Chronicle Sitges 2018: “Seven Heads” before the apocalypse
After winning the Critics’ Prize in the 2011 edition merced that revealing and forceful debut that turned out to be “El Páramo”, the Colombian director Jaime Osorio Márquez returns to Sitges seven years later with “Siete Cabezas” . The one that supposes its second film appears to us like a powerful sample of psychological and atmospheric terror based on Biblical apocalypse. Amen.
What is it?
“And Marcos, do not you think it’s kind of weird?” Camila asks Leo this. Marcos is really a little strange: he has a peculiar bond with his body and with nature and lives alone in the middle of a wasteland. This is where Camila and Leo travel in order to study the deaths of the birds in the area, with the help of a Marcos who will see how his darker side emerges to the surface.
A military base located in a cold Colombian páramo, 9 experienced soldiers in a dangerous mission and a complete battalion disappeared without leaving a major trace, are the elements that made up the debut feature of the Colombian filmmaker, Jaime Osorio Márquez . Deserving of the Critics Award in Sitges 2011, “El Páramo” was filmed in a real military base at 4300 meters above sea level, with a work team of approximately 60 people, who climbed 3,600 meters daily to reach the set of filming. The harsh conditions of the filming and of the páramo, forced the production to raise a doctor and a nurse to attend to the constant cases of flu, muscle spasms and discomfort due to the change in pressure. Film war or paradigm of terror? Both one and the other. An incontestable exercise in direction and a strong psychological reflection as well as a sharp criticism towards the Colombian army is what brought us his forceful debut. A major debut to which seven years later follows with “Siete Cabezas”.
Who goes out?
Andrés Castañeda , secondary in “El Páramo”, is in this case the central axis of “Siete Cabezas”. The one that gives us is a huge interpretive tour de force without hardly saying a word. A path between a latent viscerality and an anguished hermeticism, his mere presence, his small gestures and penetrating gaze, carry the weight of the film on his shoulders. What is yours is a threat.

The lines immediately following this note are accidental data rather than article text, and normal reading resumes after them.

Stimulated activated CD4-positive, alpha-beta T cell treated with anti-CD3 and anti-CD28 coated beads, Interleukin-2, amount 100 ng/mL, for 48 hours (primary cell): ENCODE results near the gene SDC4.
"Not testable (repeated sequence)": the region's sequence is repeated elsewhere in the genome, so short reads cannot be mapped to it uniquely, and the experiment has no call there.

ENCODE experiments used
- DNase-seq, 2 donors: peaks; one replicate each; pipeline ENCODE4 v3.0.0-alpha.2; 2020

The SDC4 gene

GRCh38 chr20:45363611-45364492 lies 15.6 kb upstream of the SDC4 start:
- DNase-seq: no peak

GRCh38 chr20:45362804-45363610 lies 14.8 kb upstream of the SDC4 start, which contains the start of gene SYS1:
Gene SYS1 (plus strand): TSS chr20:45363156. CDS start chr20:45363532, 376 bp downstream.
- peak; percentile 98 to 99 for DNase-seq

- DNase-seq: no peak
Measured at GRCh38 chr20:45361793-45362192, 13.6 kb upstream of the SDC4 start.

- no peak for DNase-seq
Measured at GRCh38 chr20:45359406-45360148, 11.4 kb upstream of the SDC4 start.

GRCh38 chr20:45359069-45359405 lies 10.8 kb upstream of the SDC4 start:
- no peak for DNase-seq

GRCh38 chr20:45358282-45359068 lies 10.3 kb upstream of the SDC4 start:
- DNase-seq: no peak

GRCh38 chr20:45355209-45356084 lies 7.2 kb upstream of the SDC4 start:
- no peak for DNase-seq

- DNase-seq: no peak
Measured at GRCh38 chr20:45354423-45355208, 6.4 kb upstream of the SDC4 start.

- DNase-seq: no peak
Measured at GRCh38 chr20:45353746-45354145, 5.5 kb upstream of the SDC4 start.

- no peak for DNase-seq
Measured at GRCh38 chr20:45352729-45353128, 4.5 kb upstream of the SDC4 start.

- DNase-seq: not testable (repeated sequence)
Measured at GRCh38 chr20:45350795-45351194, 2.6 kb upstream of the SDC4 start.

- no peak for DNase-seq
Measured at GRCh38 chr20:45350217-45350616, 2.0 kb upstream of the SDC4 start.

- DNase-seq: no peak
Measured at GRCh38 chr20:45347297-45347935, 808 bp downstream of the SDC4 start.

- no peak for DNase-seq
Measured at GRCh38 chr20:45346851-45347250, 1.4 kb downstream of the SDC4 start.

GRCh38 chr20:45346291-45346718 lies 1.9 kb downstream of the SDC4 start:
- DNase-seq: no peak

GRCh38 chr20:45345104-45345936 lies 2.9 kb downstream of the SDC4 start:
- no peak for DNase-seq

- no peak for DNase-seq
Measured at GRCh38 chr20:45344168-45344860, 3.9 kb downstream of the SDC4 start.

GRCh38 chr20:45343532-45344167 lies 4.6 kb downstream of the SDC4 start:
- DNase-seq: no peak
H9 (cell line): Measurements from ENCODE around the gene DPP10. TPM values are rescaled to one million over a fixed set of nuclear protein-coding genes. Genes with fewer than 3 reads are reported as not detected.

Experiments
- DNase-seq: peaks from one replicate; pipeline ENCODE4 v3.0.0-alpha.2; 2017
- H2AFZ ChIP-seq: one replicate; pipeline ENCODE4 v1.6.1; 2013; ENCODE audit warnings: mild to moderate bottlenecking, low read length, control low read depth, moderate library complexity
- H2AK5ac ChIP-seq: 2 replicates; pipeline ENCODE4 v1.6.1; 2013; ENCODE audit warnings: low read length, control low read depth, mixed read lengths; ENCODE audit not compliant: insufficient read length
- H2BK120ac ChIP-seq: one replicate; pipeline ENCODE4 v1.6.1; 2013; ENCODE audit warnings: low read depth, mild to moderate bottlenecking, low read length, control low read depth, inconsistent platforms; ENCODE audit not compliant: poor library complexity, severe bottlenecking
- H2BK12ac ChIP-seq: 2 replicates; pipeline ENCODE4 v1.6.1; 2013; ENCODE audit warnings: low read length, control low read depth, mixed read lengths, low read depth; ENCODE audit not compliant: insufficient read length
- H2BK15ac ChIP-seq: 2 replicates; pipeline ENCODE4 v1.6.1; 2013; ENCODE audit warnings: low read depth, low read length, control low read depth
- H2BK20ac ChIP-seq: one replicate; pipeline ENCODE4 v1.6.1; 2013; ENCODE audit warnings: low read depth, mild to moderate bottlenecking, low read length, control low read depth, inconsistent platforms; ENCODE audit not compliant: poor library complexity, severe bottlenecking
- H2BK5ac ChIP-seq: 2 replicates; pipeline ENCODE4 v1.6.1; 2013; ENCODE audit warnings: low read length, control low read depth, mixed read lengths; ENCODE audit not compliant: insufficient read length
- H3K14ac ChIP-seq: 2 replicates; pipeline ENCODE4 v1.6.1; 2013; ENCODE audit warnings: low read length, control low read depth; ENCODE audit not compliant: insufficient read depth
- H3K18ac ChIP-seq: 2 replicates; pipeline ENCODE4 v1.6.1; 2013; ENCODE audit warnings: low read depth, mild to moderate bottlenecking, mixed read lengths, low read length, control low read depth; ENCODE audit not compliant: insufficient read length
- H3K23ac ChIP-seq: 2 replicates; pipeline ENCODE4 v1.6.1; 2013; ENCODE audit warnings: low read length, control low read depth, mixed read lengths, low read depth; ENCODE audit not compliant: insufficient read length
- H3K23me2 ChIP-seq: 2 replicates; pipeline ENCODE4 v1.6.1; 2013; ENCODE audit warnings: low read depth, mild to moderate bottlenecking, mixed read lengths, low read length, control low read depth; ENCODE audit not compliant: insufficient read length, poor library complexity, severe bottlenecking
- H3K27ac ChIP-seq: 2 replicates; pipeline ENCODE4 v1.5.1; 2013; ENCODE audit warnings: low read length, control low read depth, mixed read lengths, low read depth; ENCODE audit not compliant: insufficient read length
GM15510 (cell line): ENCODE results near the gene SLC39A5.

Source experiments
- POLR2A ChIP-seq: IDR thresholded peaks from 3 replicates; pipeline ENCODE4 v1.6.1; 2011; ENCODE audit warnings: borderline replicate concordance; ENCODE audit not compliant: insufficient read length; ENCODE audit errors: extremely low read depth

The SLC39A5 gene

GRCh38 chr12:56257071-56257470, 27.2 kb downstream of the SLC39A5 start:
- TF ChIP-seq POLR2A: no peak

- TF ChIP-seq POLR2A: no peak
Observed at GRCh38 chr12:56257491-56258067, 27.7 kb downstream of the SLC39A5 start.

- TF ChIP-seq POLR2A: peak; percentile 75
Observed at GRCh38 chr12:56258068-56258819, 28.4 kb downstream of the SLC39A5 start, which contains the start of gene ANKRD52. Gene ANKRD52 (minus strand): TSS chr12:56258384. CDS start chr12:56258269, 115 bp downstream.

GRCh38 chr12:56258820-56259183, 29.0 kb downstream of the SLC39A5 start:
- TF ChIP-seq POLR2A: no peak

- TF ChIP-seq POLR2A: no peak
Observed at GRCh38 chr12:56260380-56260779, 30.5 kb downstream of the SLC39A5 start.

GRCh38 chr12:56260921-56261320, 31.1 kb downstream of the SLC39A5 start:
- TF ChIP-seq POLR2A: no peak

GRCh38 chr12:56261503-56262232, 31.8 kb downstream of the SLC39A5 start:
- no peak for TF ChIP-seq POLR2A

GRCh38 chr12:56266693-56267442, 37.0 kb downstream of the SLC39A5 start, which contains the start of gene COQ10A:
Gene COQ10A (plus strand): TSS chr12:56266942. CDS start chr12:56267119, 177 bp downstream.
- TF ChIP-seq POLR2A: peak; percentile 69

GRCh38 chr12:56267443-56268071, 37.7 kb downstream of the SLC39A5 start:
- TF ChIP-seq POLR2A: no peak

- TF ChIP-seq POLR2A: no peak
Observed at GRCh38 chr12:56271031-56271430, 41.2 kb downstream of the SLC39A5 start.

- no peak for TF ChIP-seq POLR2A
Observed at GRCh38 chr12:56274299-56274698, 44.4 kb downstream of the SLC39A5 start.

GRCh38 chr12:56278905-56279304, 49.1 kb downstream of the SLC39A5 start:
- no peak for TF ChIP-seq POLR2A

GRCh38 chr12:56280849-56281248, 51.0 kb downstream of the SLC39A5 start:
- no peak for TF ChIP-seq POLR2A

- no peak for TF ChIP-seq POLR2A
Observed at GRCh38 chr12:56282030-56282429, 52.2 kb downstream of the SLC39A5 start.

What is it?
The apocalypse in its most savage and wild record.
What does it offer?
A path between the misanthropic discourse of “Animal” and the strong formal device of “Die, monster, die” , the disturbing “Siete Cabezas” confirms the excellent health of Latin American genre films. Three titles of the Official Section of the current Festival of Sitges that deserve to shine with their own light in the final record. In this sense, the new film by Jaime Osorio Márquez is revealed again in a fascinating display of atmospheric terror that, through his visual power, suggests the transcendental and equally disturbing themes that he is developing. And it is that the information that is giving us is dosing it in dropper. “Seven Heads” is something like the man vs. nature transferred to its most destructive and annihilating dimension. Also more existential and purgatory. In other words, the prelude to the biblical apocalypse in its most savage and wild record. As one of the characters themselves warns us in one of the few explanatory sequences of the film, “people wipe out animals, even with human beings themselves, with a cruelty never seen before in nature”. This is what comes to suggest “Seven Heads”, the dehumanized human condition in its ongoing struggle between good and evil to avoid or definitely propel the destruction of the world. A struggle between heaven and hell that moves us from this imposing exercise of style that translates a permanent sensation of threat provokes the constant chill.